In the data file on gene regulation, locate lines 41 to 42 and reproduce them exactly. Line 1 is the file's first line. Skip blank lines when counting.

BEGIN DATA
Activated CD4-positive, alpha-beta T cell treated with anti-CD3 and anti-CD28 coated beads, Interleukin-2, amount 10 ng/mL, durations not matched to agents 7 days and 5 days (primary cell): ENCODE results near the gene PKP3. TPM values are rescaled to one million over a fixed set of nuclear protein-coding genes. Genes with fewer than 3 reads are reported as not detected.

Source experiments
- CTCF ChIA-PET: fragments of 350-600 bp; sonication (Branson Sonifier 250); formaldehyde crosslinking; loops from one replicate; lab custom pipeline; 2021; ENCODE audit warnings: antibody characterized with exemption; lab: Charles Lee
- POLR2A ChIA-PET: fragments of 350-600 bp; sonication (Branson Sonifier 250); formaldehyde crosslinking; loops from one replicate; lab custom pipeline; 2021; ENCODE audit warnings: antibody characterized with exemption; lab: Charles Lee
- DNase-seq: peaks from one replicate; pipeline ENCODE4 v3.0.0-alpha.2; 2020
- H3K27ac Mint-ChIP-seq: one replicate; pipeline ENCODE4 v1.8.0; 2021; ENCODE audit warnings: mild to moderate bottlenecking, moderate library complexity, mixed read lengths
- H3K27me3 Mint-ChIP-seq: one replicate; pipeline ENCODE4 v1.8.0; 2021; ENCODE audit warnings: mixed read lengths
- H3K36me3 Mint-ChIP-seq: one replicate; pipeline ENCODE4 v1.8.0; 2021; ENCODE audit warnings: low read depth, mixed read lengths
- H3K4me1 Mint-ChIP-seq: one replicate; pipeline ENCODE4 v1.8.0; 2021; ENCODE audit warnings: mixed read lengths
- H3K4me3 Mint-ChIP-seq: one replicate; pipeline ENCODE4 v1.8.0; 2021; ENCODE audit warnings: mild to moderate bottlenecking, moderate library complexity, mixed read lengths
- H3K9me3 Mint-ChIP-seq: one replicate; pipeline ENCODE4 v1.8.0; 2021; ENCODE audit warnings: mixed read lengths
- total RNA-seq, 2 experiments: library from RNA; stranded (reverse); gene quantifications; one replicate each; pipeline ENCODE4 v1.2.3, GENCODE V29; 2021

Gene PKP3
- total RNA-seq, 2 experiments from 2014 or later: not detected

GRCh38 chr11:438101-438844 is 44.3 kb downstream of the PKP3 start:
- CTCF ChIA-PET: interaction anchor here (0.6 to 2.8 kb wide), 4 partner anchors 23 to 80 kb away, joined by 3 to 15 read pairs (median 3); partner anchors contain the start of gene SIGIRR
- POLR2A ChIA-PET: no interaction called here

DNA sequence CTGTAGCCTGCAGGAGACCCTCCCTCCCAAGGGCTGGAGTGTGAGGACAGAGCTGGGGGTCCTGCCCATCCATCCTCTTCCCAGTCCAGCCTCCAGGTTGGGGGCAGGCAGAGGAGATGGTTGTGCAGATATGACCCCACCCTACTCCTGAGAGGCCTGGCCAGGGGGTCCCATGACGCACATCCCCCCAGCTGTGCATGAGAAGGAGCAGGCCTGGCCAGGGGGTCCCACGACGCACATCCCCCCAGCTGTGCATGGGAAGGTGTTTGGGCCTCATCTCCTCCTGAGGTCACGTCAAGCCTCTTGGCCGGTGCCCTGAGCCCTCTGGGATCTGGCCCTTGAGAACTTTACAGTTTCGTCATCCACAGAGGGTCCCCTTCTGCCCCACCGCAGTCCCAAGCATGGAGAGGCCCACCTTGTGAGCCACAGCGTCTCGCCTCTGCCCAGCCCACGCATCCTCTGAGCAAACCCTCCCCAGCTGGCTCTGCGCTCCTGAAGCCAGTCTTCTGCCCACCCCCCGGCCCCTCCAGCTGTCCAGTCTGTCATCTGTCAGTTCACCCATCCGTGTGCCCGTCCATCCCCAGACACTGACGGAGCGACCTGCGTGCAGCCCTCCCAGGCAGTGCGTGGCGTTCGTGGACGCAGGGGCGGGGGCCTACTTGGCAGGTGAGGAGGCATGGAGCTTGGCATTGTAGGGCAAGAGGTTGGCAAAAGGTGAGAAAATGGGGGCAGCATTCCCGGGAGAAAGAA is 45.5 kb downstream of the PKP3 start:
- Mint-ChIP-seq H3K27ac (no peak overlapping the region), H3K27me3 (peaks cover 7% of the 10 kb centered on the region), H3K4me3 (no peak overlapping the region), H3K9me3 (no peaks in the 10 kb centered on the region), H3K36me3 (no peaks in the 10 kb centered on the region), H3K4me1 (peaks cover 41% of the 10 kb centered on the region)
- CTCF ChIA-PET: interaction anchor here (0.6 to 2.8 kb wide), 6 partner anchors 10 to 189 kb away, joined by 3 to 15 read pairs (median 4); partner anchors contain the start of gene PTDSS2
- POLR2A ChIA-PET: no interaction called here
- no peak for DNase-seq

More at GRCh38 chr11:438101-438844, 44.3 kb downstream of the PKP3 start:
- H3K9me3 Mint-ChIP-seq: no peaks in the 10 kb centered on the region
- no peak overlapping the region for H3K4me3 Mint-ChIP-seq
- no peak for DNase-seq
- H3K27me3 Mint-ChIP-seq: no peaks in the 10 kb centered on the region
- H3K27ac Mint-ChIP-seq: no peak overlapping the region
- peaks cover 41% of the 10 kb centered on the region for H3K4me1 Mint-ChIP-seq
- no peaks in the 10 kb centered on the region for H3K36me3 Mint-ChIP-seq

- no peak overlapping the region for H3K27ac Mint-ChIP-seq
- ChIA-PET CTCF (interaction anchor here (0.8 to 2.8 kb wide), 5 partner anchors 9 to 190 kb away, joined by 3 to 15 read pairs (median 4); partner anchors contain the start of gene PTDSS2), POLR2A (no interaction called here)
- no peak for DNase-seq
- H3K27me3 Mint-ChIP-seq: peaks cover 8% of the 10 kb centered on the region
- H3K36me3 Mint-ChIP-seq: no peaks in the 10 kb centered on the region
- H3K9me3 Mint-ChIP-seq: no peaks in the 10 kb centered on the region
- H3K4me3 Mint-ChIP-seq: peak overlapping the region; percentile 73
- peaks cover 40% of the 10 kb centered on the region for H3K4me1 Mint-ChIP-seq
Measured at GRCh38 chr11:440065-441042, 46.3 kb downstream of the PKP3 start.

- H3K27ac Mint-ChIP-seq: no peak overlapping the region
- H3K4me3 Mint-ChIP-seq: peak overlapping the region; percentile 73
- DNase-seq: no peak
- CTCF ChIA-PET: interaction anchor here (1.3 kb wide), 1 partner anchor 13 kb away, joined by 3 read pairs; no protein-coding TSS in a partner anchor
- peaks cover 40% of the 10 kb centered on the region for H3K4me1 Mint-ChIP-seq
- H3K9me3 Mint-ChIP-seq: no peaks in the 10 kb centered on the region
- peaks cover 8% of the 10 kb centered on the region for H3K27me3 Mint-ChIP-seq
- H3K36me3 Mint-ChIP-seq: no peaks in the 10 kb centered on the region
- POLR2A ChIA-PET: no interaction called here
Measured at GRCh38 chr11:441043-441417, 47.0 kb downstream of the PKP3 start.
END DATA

- H3K4me3 Mint-ChIP-seq: peak overlapping the region; percentile 73
- DNase-seq: no peak